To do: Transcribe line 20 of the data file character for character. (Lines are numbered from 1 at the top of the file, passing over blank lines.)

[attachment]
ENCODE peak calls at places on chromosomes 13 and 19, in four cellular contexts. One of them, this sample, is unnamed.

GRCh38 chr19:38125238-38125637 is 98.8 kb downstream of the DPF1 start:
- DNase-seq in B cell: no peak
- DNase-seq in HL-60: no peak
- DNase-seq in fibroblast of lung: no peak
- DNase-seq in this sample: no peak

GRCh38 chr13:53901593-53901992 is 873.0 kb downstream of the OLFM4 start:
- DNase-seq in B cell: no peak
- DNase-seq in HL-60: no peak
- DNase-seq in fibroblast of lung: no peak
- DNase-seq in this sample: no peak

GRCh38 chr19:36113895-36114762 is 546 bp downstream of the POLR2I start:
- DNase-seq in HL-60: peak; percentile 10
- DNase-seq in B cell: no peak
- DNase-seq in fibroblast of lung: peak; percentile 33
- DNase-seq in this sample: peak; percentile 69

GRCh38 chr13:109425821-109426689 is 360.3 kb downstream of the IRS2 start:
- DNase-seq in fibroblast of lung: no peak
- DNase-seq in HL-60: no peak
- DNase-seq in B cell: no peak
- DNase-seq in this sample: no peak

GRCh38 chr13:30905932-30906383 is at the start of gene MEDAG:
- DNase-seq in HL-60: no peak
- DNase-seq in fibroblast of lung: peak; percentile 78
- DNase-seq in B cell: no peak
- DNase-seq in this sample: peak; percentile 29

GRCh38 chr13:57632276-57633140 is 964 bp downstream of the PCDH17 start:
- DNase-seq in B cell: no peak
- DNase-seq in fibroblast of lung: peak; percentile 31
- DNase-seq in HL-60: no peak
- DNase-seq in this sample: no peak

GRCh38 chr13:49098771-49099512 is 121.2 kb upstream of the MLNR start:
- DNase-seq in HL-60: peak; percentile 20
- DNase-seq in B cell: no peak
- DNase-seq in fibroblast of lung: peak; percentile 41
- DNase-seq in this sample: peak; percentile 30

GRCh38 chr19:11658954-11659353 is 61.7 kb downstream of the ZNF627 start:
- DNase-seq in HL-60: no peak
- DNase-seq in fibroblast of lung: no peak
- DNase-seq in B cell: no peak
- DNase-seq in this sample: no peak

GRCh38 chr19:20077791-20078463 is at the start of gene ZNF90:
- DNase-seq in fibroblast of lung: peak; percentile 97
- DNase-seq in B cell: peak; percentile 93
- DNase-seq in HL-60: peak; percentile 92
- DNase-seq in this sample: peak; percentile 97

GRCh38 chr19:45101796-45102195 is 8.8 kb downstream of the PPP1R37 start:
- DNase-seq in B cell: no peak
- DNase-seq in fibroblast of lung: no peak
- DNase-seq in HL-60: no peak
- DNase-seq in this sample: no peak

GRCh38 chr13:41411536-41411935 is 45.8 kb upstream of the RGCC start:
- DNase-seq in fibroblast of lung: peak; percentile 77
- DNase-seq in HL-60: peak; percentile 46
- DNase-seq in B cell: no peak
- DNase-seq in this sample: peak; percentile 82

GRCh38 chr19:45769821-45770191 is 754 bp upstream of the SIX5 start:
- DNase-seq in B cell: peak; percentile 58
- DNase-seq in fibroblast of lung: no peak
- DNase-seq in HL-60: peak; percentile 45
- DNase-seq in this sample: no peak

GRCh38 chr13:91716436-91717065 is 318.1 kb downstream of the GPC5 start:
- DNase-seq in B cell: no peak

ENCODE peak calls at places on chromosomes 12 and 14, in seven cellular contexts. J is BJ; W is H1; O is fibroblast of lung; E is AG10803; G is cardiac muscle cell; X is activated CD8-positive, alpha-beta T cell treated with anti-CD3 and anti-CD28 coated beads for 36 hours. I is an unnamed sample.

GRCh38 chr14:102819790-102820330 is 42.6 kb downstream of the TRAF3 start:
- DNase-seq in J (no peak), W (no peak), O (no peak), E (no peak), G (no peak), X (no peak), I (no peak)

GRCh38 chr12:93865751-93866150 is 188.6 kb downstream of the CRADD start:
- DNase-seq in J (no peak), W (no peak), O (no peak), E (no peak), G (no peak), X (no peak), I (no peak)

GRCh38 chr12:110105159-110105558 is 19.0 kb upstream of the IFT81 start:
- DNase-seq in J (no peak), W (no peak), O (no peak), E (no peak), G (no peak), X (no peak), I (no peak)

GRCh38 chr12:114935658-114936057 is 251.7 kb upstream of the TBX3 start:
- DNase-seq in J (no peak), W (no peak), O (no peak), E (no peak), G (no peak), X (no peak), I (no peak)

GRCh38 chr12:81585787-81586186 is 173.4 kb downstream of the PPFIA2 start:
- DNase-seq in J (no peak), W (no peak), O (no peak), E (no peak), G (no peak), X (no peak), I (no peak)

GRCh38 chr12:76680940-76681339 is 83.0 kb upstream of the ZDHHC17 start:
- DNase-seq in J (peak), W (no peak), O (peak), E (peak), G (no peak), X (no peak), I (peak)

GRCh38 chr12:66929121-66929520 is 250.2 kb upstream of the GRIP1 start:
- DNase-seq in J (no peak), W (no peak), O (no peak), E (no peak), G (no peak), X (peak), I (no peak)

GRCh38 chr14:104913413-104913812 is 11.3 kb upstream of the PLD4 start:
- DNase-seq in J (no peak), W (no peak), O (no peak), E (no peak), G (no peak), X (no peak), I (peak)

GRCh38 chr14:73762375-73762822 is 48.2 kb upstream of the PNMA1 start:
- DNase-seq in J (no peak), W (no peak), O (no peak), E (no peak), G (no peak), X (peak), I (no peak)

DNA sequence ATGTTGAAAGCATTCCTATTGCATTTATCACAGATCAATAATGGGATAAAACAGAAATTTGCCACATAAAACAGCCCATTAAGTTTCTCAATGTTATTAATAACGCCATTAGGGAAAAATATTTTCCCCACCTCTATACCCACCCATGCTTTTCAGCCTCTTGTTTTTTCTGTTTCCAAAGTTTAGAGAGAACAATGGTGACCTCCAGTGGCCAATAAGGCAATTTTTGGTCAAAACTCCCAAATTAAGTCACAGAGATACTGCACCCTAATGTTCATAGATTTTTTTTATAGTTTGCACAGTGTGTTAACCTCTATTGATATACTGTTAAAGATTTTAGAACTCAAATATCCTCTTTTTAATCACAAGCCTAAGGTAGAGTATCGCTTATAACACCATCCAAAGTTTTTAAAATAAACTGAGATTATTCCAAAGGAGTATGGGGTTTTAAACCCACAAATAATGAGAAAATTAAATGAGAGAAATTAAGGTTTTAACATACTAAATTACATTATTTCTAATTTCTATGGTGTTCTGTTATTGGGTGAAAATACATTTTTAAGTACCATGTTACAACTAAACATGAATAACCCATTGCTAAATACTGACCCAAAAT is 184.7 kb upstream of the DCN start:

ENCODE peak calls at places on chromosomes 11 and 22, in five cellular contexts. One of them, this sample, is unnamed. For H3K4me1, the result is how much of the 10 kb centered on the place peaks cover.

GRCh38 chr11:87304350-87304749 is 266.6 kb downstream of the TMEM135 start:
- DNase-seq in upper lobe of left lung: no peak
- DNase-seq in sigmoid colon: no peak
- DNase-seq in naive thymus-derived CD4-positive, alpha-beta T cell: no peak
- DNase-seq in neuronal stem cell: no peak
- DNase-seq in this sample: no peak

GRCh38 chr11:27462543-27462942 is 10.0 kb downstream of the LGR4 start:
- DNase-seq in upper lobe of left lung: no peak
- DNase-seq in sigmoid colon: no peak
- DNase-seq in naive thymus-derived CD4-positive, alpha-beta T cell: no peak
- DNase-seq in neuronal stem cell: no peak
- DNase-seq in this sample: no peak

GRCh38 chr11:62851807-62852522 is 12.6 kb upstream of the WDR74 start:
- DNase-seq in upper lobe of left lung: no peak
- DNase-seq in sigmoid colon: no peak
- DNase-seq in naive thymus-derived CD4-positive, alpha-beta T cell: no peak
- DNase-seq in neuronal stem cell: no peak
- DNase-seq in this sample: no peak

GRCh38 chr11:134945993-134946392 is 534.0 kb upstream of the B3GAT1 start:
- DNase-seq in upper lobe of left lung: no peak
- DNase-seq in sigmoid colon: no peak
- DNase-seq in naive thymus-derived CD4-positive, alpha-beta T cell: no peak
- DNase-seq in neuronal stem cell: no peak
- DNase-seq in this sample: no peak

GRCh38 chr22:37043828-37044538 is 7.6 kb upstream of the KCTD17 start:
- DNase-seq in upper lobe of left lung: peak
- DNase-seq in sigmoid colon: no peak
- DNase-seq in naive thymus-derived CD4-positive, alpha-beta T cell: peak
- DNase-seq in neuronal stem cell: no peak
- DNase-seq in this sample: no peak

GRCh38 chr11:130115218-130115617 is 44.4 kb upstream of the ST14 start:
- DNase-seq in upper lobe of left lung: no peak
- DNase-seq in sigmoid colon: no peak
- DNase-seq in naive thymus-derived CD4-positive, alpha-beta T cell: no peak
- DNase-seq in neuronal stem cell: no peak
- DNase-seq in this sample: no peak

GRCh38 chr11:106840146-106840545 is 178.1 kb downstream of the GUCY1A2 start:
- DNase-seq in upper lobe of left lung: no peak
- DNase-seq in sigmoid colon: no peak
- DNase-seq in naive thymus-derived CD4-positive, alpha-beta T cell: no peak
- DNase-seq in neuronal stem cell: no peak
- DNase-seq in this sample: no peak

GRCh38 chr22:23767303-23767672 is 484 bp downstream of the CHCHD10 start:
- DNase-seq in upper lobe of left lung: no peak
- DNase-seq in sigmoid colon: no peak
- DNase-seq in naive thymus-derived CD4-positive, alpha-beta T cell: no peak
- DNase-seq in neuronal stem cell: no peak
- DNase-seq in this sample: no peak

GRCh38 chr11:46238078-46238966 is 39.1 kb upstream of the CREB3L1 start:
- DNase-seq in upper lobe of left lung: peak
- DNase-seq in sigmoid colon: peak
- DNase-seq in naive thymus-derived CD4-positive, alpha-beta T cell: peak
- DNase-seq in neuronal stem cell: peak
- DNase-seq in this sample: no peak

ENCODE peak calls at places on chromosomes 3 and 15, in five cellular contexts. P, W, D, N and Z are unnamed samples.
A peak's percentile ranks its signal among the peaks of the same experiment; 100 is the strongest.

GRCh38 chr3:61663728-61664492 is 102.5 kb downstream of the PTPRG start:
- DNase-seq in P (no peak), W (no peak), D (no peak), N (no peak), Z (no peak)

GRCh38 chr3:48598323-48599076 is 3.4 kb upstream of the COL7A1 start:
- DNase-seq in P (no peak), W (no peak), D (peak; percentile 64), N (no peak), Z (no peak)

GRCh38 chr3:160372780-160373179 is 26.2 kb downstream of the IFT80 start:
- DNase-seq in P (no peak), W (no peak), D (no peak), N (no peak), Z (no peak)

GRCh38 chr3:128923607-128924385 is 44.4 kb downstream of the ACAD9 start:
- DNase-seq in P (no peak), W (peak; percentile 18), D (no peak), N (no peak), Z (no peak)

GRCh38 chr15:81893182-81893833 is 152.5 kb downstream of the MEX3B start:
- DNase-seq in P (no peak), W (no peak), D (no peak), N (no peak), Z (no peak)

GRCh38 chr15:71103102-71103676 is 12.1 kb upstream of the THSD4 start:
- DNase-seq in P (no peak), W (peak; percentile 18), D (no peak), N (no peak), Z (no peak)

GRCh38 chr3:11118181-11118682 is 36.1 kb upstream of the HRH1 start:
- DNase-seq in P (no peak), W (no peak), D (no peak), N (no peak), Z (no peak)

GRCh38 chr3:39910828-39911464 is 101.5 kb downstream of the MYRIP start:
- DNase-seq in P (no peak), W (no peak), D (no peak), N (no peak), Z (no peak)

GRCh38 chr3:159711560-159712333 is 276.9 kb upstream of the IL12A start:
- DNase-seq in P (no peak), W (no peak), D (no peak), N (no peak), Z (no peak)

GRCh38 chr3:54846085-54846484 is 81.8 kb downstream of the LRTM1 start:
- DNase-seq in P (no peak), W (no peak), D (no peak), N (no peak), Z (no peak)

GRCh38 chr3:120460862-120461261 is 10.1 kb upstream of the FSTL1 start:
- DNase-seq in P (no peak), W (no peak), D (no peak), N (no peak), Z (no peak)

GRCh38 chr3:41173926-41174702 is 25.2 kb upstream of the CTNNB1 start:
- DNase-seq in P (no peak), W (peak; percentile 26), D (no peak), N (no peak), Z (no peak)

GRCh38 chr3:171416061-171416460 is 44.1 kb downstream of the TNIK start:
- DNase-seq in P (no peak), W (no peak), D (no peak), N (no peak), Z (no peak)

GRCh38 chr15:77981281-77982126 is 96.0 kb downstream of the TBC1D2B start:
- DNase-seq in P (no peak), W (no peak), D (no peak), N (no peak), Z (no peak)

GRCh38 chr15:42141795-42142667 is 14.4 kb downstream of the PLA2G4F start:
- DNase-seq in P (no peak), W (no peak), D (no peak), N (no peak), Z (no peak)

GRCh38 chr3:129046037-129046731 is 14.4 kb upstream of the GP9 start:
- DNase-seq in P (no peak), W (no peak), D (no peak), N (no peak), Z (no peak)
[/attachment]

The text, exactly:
- DNase-seq in B cell: no peak